THOUGH FREE from the yoke of Saddam Hussein, pressing problems loom large for Iraq and its political leaders.
Lack of civil order, the creation of a new political system, reconstruction of a looted and destroyed infrastructure are but a few of the issues the country faces.
On the ground, US-led coalition forces have faced armed rebellions and guerrilla-style attacks. Insurgents have targeted international agencies, Iraqi security forces and civilians working for the coalition.
Saddam Hussein's regime collapsed in April 2003, three weeks into a major US-led military campaign. Iraq's alleged possession of weapons of mass destruction formed the main justification for the action.
The transfer of sovereignty to an interim government took place on 28 June 2004, two days ahead of schedule.
Tragedy of Afghan Peoples
Since creation in 1947 Pakistan has struggled with a refugee problem. Now it is refugees from the Afghan conflicts that most need help.
The phenomenon of displaced people and refugees, and even illegal immigrants, is not new to Pakistan. At present there are Burmese, Biharies from Bangladesh, Indians, Kashmiries from Indian-administered Kashmir living all over the country. Most recently the earthquake in northern Pakistan and Kashimir has created millions of homeless people.
The refugee problem grew out of the 1947 partition of the Indian subcontinent, when was India split into two separate and independent nations. A huge Muslim population opted to migrate to Pakistan. Then when Bangladesh (formerly East Pakistan) was formed in 1971 a large number of people fled the fighting to mainland Pakistan.
Later refugees came from Afghanistan. Historically there had been almost free movement of people between Pakistan and Afghanistan, mainly due to economic and cultural reasons, and migrations were seasonal and temporary.
But during the last three decades Afghanistan went through a period of political unrest, foreign invasions and economic degradation, resulting in almost the complete uprooting of society.
Significant migration began after it was invaded by the former USSR in 1979. More then half the population sought refuge and safety in Pakistan. After the Soviets were forced out, Afghanistan was wracked by civil war and tribalism. This, as well as other factors, resulted in the emergence of the Taliban whose strict practices and on going drought for 7 years made many leave the country.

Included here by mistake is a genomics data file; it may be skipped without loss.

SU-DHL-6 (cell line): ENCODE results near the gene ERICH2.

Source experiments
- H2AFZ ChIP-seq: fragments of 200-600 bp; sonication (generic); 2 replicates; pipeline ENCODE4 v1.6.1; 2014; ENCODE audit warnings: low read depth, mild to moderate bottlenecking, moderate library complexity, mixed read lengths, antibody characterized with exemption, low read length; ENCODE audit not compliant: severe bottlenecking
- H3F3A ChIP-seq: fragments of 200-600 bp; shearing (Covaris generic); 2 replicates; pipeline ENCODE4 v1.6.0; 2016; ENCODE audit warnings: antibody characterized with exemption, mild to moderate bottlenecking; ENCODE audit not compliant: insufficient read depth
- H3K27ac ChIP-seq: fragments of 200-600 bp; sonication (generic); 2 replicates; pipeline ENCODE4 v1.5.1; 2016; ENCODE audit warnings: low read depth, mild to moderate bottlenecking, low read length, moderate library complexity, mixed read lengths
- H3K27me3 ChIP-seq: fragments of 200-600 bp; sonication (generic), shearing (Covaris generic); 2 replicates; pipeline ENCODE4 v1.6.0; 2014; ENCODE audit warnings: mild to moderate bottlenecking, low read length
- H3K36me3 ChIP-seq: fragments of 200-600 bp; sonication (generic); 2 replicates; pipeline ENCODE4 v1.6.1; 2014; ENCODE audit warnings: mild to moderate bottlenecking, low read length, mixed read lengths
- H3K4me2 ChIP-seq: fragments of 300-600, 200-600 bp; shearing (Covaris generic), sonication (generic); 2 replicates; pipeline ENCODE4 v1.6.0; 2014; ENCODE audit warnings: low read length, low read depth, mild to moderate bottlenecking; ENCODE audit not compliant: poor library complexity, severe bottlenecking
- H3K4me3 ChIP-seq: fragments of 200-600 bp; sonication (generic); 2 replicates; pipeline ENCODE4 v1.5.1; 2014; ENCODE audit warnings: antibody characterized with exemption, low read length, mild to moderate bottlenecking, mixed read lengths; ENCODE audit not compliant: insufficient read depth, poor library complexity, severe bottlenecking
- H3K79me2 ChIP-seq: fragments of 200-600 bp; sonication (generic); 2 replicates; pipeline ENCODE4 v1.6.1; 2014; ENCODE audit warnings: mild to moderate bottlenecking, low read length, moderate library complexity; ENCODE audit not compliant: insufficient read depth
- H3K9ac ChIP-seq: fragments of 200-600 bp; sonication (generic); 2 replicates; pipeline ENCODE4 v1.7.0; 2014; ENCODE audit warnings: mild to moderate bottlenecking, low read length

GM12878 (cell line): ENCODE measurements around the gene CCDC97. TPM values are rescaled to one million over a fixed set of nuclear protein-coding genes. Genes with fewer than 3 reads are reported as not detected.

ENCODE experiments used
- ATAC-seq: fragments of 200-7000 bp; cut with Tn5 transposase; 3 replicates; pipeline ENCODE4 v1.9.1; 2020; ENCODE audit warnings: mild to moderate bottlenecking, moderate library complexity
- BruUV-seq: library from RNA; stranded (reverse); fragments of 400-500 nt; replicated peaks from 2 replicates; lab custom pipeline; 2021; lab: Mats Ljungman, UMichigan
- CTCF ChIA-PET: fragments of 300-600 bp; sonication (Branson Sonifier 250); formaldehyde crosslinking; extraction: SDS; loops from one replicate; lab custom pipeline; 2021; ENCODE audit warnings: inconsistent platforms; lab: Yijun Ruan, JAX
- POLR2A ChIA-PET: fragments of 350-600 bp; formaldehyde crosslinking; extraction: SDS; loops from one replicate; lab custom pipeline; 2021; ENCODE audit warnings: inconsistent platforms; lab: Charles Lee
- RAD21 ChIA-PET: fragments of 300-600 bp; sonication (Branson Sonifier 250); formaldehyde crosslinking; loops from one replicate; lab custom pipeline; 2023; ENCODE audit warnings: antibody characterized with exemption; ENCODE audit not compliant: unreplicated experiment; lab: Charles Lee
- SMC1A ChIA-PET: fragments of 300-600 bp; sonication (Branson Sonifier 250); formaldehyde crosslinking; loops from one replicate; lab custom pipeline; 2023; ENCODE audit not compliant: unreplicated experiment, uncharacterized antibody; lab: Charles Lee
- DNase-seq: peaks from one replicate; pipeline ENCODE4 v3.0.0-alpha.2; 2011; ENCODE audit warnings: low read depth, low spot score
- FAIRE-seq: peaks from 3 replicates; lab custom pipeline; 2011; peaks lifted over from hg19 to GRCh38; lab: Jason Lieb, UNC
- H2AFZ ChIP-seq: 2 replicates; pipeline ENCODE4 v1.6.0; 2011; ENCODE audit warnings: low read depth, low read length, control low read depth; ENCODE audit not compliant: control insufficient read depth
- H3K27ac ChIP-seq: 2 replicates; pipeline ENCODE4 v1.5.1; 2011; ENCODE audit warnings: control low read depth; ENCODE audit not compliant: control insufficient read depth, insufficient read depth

More recent waves of refugees resulted from the US-led attack on Afghanistan and the overthrow of the Taliban post-9/11. The US-supported Northern Alliance started targeting supporters of the former Taliban regime as well as certain ethnicities, resulting in another fresh wave of refugees.
According to a census conducted in early 2005, 3.05 million Afghans lived in Pakistan. Almost 1.3 million Afghans continue to live in camps today, while 1.7 million live in rural and urban areas outside camps. There have been up to 300 refugee settlements throughout Pakistan; today only 145 remain.
A Country on the Move
It is Africa's largest country and it has been at war with itself for almost half a century.
THAT CONFLICT has left more than two million dead and nearly four million others displaced.
It effectively created two Sudans: one controlled by the Government of Sudan and based in the north, and the other controlled by the Sudan People's Liberation Movement and Army (SPLM/A) in the south.
The peace agreement signed between the Government of Sudan and the Sudan Peoples Liberation Movement (SPLM) on January 9, 2005 brings with it the hope that the country can start to recover from decades of conflict.
But the trauma of a war that has devastated the lives of so many will not be easily or quickly overcome: the conflict in Darfur continues unabated.
Nomadic Arab militias and pastoral African tribes still clash in the west, causing millions to flee their homes. The situation has been called the worst humanitarian disaster today by the UN.
Ockenden International has worked in Sudan for 20 years, from the eastern provinces to the remote southern communities. As these stories below reveal, we are working with some of the most disadvantaged groups in the country and carrying out specialised research into complex issues such as HIV/AIDS.